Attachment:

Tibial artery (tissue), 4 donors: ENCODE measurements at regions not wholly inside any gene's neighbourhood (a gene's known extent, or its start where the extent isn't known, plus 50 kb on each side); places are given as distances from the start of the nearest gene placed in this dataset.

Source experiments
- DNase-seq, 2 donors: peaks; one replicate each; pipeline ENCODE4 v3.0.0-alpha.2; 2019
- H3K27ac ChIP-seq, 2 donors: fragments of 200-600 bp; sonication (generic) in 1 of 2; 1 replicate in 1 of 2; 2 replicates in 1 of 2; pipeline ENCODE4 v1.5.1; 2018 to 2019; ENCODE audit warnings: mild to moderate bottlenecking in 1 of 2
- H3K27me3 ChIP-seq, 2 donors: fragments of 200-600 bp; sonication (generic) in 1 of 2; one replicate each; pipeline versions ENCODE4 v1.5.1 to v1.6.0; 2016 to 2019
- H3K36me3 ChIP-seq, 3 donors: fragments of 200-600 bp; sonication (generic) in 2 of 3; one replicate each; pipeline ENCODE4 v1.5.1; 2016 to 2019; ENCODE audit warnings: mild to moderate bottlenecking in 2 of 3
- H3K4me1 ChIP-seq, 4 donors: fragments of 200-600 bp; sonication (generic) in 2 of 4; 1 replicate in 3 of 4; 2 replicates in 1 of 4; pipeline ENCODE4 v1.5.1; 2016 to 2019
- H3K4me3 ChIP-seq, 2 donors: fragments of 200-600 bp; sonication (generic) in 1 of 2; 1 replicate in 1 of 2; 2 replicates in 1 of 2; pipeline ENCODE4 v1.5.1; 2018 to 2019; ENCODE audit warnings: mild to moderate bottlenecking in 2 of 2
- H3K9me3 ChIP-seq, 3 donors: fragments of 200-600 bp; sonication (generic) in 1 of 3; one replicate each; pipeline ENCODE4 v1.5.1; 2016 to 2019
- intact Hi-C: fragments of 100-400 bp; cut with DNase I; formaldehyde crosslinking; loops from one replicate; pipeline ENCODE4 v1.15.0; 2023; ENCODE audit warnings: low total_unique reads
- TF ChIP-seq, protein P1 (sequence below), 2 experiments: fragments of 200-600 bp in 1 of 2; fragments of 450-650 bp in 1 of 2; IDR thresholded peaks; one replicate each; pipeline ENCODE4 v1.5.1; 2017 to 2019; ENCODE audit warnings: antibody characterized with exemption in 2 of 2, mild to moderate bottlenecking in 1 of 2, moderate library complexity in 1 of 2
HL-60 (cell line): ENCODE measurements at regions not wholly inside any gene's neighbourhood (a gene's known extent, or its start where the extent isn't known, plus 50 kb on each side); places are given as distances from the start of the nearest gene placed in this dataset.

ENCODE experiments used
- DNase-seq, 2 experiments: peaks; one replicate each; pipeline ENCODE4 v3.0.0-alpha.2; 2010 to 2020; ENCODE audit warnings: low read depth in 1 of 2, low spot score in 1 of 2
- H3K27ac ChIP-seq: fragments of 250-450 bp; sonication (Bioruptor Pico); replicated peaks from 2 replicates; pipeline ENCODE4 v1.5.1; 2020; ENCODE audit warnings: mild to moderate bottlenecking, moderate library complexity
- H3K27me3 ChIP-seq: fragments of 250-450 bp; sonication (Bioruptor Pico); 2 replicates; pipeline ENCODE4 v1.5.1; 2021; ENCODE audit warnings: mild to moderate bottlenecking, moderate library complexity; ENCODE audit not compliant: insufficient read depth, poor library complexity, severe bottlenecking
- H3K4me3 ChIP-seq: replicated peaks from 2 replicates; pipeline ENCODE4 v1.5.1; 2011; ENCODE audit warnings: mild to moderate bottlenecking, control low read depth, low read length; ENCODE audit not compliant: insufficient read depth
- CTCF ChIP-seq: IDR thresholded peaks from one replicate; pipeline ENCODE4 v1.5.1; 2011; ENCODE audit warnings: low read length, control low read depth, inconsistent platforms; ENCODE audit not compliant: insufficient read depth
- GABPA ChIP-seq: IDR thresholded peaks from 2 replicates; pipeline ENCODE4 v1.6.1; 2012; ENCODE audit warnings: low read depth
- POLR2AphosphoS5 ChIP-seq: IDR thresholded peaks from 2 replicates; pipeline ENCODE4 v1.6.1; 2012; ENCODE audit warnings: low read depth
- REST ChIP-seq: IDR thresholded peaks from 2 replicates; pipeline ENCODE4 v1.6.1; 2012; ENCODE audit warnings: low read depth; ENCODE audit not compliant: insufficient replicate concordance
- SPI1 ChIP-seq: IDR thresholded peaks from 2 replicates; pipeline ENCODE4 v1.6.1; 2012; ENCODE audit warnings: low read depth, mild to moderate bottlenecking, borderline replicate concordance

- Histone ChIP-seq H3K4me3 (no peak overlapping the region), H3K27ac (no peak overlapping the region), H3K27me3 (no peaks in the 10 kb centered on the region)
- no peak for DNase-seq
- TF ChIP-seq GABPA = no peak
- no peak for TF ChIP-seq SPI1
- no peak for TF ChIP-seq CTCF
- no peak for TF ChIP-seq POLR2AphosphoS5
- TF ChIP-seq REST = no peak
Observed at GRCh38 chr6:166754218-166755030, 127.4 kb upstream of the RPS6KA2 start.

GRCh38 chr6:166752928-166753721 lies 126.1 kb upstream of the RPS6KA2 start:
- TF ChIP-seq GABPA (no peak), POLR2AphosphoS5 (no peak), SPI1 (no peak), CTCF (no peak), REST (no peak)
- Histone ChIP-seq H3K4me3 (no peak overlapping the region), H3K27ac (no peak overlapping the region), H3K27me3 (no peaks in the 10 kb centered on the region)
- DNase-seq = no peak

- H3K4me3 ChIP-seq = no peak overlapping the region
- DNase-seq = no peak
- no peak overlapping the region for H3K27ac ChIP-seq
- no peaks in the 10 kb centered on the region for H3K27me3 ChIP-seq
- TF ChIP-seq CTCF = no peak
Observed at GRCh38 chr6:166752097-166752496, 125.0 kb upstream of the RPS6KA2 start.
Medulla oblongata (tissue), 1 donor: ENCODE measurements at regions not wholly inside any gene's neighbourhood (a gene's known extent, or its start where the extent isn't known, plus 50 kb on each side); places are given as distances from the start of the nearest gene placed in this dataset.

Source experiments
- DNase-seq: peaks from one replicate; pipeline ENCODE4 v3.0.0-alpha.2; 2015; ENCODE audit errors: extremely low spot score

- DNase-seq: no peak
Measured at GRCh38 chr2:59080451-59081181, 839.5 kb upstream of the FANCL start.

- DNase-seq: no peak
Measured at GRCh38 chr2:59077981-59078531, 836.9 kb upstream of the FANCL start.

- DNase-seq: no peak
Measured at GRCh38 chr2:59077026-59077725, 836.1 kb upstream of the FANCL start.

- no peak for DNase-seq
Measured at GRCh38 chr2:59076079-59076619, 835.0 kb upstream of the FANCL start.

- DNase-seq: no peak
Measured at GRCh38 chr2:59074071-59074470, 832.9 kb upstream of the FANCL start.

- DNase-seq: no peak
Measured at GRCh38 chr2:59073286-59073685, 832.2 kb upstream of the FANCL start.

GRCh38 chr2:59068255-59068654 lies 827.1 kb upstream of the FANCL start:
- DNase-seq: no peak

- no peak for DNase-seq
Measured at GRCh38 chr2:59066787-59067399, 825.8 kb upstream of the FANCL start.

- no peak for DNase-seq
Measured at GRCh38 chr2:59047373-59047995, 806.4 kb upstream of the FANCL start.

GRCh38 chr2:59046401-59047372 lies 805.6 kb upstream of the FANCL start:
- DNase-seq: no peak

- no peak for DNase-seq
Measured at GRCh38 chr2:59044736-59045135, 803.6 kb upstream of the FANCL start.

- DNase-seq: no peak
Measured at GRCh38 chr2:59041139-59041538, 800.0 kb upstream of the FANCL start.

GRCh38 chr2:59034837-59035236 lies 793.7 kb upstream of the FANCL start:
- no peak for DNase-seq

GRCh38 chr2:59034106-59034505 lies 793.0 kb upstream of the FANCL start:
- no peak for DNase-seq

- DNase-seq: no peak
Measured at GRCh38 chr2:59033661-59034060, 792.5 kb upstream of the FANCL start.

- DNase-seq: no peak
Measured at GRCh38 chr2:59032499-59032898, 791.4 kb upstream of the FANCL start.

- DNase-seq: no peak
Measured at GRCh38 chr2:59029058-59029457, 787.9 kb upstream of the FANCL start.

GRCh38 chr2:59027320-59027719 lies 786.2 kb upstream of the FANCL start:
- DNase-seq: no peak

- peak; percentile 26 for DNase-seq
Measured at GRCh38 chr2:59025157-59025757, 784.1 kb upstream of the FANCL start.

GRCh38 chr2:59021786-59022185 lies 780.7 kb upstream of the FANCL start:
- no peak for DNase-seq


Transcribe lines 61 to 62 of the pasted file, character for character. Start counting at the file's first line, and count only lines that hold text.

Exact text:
Measured at GRCh38 chr2:59047373-59047995, 806.4 kb upstream of the FANCL start.

GRCh38 chr2:59046401-59047372 lies 805.6 kb upstream of the FANCL start: